Tree-rrific! The fruit tree’s are in.

Hooray, at last! Finally we’ve gotten the minarette fruit trees in down the plot. Much like the raspberries we’ve been waiting patiently for the right conditions to transplant our lil trees into their  final home. Ordered back in November from Ken Muir, due to the snow and cold the bare-root trees  did not arrive until a little annoyingly, just before christmas. But thankfully we had potted them up and tucked them into a cosy corner of the plot to wait it out until the conditions where right.

There’s something significant to planting trees, a feeling of achieving something momentous. To think that what you’re planting has the potential to outlive the person that planted it, well it calls for a bit of respect. Ok they may just be minarette cordon fruit trees but still they are the first trees I’ve ever planted and I’ve been nervous about getting them in. Do it right do it once as the mantra goes. After researching  and preparing the ground with manure and potash from our News Years day bonfire, getting the kit together (tree stakes and ties) we were ready. So this was to be it the weekend Mr Wilson and I planted our trees!

Allow myself to introduce to you the stars of the show, the minarettes! Victoria Plum, Herefordshire Russet, Sunburst Cherry and Good old Conference Pear.

Having put the trees in a large trug to soak their roots I set about having a final dig over the bed checking for the roots of our arch nemesis… the dastardly couch grass! To start off we measured and spaced out where the trees final positions would be. Minarettes can be planted as close as 2″ apart, we marked out their positions with upturned long tom pots and set about deciding what went where. opting for a zig-zag planting formation we decided to place the hardiest souls (apple and pear) on the outside and their more delicate sisters (cherry and plum) on the inside.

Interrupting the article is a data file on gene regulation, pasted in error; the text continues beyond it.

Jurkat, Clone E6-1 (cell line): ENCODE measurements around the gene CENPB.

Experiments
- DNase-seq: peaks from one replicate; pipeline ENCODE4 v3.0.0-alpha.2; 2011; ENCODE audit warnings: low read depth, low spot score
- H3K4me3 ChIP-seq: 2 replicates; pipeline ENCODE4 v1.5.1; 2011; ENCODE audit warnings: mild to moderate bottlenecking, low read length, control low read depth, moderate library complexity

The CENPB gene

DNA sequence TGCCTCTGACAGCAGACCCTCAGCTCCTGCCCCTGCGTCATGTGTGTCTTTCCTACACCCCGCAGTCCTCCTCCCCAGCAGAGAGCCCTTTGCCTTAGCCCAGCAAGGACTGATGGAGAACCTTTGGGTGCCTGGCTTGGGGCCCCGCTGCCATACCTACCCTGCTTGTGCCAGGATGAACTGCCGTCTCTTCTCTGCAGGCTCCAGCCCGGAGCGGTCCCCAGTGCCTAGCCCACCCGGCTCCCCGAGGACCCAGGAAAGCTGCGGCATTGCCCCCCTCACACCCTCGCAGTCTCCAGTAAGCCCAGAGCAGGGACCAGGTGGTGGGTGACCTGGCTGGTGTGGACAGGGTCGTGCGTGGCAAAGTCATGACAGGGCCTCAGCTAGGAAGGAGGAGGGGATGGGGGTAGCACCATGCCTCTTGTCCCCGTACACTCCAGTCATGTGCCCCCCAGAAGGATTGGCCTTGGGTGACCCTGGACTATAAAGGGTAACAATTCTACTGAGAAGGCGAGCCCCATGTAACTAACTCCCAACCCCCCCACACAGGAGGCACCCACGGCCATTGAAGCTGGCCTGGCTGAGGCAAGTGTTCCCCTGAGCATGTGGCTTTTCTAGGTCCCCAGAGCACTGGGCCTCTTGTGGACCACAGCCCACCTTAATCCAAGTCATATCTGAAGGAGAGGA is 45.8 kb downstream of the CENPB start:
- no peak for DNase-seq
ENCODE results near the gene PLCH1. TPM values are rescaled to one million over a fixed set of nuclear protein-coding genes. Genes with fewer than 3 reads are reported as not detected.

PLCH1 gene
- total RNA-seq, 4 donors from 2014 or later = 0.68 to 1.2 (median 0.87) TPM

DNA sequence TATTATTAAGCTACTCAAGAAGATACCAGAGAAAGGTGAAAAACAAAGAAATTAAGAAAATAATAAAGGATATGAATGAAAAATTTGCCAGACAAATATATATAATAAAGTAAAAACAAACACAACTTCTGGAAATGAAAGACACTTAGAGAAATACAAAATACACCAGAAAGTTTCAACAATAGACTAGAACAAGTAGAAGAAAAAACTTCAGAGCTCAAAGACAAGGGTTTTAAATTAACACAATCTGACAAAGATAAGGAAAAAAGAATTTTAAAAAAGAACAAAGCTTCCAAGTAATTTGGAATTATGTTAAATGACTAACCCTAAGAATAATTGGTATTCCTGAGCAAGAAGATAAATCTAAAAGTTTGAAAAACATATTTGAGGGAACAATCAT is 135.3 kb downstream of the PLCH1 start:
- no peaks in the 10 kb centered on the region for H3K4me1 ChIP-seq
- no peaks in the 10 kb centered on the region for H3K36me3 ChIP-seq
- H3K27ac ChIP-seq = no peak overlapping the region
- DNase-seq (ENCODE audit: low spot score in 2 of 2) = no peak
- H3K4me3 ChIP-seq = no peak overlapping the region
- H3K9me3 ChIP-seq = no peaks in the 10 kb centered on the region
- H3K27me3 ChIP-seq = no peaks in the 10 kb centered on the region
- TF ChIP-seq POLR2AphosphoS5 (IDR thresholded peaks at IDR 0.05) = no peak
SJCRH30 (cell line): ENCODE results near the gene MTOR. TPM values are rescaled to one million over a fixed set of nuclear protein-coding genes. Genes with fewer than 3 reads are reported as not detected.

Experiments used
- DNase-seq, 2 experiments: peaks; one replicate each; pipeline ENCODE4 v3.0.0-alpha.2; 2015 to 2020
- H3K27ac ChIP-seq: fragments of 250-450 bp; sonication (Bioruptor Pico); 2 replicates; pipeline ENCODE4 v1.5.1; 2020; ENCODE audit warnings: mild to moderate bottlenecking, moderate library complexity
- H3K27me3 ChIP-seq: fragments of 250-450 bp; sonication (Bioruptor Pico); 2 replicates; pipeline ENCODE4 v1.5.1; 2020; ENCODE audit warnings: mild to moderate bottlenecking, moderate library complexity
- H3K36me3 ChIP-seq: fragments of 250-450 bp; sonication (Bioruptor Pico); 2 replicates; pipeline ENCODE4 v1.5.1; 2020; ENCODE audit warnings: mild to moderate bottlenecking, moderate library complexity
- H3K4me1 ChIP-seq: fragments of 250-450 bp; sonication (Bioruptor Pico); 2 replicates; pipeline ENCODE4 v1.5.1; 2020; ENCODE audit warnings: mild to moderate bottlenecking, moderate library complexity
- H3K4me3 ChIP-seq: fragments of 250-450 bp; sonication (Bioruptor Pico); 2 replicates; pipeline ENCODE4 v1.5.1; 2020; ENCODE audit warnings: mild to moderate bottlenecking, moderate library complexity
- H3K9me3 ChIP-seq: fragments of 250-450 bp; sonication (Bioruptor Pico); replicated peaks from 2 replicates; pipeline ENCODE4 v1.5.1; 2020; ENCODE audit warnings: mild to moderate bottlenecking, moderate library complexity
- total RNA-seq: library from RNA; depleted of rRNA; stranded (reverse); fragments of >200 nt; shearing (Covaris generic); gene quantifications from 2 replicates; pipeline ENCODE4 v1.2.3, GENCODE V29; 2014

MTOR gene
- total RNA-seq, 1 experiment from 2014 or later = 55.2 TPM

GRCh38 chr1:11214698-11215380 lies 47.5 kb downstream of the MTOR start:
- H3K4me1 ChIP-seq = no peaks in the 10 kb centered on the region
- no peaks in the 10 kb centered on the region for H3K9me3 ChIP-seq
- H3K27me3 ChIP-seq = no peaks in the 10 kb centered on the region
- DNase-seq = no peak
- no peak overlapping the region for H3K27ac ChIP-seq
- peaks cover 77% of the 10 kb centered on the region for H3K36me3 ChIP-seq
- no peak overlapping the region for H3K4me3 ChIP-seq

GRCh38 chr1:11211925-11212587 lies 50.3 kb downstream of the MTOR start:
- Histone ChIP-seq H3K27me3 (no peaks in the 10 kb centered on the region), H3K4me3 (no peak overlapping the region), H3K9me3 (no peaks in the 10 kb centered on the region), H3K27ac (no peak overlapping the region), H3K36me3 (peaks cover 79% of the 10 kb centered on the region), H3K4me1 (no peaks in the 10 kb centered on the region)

Minarette's soaking
Ceremonial planting

Once satisfied with the layout digging commenced. Digging a hole big enough to house the root ball without bending, Mr Wilson hammered in the tree stakes beautifully. Then came the important part, filling in the holes. As the soil is a still pretty heavy and to ensure that there are no weed seeds present we back filled the holes with Westland top soil with some added organic bonemeal. Once all firmed in nicely Mr Wilson tied them in all snug against the blustery winds!


Trees in their final position

Well that’s that. All the trees in safely, tucked away in their beds ready for when they wake in spring. Lets hope they take well and bring many years of fruiting. Content, my minds turns to… blossom, can’t wait.

Sunday 6th February 2010

Author: Crafty Garden Hoe

For me it’s all about the simple things in life. Pottering around my allotment, growing things indoors and out, baking a good cake, being outside, pretty things, vintage finds and a good pot of tea. It’s all the small things that make me tick, noticing the beauty in everyday things. Although this blog initially was intended to be a blog about all these things its evolved into being basically a blog about our allotment. Our adventures, highs and lows, wins and loses. So join me & Mr Wilson as we learn from our mistakes and successes down plot 18a.

Leave a Reply

Fill in your details below or click an icon to log in: Logo

You are commenting using your account. Log Out / Change )

Twitter picture

You are commenting using your Twitter account. Log Out / Change )

Facebook photo

You are commenting using your Facebook account. Log Out / Change )

Google+ photo

You are commenting using your Google+ account. Log Out / Change )

Connecting to %s